An early 20th century set of Tarnier traction forceps with a detattachable handle by which a second operator could apply force to deliver the baby’s head.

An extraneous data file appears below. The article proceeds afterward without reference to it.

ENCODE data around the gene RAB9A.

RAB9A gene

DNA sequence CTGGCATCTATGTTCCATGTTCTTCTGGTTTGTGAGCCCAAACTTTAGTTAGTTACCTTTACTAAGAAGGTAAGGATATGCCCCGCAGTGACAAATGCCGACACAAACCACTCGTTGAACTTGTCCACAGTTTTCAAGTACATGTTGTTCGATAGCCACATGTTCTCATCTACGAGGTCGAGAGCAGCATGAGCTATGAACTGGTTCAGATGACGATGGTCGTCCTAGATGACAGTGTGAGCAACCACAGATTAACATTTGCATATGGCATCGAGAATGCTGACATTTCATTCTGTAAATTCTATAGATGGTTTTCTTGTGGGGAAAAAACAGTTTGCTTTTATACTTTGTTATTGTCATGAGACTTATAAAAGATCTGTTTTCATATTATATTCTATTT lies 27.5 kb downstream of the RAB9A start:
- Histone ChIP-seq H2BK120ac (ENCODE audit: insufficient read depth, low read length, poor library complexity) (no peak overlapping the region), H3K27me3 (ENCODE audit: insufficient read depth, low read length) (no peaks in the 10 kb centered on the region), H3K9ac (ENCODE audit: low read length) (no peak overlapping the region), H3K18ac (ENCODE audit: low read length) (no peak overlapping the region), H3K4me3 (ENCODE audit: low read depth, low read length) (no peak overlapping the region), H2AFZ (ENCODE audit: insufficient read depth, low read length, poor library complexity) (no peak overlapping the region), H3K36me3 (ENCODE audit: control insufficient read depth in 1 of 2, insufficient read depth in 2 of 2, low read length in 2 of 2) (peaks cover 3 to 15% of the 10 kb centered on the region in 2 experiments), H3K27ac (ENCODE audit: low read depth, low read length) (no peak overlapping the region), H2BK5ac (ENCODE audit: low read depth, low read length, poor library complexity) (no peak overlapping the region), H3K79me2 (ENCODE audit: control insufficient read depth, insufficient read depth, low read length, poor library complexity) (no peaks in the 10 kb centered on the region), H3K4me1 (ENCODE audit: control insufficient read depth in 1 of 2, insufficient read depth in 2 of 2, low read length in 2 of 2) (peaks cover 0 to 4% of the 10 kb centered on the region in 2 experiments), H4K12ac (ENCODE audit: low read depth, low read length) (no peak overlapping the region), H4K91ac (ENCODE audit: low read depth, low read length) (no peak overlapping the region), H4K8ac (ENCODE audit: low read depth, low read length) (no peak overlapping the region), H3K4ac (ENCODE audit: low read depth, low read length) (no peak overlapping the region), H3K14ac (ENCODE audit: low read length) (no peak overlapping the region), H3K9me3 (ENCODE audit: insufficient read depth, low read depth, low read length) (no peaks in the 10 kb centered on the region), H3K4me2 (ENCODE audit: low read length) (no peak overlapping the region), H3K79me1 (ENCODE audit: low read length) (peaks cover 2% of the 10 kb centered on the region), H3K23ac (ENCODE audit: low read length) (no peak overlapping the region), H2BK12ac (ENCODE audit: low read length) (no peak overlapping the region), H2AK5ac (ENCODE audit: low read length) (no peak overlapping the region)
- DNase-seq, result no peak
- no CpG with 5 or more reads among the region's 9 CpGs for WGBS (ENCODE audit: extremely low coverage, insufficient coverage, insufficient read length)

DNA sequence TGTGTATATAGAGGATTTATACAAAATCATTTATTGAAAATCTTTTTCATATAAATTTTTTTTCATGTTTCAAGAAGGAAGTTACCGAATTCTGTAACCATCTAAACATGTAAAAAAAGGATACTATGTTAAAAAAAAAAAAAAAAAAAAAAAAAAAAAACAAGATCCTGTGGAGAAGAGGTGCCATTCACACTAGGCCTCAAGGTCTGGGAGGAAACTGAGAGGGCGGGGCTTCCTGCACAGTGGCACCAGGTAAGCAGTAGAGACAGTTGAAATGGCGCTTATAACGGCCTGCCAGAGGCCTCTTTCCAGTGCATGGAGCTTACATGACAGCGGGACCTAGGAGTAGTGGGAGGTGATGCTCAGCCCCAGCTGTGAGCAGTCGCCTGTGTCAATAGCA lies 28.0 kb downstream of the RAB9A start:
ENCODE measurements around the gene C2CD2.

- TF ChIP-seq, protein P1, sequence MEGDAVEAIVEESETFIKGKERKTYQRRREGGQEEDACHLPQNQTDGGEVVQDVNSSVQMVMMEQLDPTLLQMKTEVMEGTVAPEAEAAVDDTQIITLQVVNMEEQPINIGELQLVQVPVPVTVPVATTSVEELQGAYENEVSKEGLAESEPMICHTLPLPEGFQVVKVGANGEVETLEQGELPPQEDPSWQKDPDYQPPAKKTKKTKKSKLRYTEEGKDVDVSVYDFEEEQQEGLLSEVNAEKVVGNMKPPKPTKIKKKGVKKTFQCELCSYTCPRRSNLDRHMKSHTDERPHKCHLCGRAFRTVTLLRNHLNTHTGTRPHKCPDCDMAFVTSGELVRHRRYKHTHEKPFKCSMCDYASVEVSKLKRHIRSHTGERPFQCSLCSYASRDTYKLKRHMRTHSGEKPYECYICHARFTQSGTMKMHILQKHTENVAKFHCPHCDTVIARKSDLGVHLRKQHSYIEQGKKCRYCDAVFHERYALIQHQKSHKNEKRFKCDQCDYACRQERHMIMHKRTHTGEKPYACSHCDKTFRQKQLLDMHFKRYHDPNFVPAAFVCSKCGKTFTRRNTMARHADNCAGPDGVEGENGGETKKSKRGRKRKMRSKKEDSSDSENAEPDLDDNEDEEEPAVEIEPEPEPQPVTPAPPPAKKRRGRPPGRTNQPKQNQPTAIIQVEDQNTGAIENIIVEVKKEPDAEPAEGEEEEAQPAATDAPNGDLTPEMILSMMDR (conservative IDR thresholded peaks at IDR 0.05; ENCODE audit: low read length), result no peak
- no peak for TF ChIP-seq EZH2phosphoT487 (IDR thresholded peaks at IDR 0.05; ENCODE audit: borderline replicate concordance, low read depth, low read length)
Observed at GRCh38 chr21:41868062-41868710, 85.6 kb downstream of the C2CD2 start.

The French obstetrician Stephan Tarnier designed these forceps in 1877. By pulling from a vantage point below the blades of the forceps an assistant could significantly aid the delivery in cases of arrested labour which might otherwise have necessitated craniotomy. The idea behind the forceps was to separate the securing of the baby’s head between the blades from the forceful application of traction required to pull the head along the axis of the birth canal. These forceps were in common use leading up to the refinement of successful caesarian sections, themselves made viable by the advent of anaesthesia.